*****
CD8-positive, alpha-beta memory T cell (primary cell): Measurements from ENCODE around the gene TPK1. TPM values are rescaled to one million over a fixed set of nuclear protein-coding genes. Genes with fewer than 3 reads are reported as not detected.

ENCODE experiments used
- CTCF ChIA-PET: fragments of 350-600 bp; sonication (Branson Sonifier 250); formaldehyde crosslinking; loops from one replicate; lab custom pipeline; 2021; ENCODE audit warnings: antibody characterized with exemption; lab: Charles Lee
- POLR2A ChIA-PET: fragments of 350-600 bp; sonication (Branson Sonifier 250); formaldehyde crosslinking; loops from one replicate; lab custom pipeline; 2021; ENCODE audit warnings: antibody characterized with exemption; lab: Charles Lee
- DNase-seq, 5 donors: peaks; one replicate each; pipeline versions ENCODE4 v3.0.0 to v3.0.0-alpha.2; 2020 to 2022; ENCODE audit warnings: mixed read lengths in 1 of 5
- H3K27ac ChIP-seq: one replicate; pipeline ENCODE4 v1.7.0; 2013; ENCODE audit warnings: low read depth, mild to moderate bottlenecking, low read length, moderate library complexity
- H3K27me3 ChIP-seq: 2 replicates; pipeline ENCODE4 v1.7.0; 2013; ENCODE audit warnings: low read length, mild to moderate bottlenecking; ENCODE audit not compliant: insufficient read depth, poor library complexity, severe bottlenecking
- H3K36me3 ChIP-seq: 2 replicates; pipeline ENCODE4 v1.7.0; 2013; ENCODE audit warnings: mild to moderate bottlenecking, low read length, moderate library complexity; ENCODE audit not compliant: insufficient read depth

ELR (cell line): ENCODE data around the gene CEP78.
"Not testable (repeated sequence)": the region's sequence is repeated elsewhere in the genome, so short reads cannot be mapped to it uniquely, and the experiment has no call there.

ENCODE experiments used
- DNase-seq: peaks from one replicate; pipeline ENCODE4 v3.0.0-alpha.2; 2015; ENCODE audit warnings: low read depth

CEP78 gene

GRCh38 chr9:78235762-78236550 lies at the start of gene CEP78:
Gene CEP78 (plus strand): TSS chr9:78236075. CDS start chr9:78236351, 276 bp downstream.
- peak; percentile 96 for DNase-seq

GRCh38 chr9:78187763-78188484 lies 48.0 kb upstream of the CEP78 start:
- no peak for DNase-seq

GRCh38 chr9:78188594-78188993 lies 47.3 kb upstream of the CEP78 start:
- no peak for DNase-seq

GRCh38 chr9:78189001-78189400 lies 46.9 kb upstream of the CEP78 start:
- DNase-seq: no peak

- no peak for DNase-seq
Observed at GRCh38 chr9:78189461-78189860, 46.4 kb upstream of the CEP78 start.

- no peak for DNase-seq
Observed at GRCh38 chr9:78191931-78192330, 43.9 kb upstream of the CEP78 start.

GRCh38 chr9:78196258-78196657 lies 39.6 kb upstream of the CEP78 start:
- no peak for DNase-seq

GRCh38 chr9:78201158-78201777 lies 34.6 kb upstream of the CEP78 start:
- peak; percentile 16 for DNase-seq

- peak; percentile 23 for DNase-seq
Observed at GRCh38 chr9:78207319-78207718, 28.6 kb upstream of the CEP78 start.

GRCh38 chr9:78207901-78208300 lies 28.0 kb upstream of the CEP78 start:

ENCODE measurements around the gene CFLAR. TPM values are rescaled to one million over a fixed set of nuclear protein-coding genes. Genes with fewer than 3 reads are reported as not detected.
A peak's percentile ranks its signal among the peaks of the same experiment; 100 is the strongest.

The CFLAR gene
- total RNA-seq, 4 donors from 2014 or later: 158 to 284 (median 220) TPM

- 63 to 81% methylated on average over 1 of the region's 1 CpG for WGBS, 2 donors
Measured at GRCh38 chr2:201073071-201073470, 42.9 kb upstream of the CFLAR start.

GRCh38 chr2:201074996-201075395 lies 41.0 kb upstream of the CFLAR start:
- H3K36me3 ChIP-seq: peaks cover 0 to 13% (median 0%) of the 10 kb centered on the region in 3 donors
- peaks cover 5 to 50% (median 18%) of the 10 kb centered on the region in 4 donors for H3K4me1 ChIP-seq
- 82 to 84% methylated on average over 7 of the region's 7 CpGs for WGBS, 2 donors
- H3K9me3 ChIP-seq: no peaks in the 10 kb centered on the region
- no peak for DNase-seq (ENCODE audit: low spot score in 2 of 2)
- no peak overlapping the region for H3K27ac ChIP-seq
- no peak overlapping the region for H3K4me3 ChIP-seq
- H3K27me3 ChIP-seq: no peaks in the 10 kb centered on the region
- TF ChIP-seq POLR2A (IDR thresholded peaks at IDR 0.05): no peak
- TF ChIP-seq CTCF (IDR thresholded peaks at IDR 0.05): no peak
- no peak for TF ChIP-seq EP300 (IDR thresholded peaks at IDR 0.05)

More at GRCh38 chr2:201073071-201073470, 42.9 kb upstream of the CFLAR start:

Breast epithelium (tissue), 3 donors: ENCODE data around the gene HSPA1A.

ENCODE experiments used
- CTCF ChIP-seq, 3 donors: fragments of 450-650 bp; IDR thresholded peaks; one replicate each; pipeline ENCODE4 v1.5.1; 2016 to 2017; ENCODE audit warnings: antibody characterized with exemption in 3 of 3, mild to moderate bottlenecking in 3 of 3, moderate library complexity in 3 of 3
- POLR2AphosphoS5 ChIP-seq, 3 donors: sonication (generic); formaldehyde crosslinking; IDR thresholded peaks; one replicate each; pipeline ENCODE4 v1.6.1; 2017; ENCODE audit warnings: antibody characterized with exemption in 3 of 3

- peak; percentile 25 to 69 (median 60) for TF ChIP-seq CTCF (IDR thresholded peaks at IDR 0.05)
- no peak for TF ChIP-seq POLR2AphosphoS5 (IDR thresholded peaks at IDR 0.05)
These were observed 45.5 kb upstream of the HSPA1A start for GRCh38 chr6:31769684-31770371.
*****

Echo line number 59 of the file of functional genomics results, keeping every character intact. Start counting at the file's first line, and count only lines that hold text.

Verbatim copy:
These were observed 45.5 kb upstream of the HSPA1A start for GRCh38 chr6:31769684-31770371.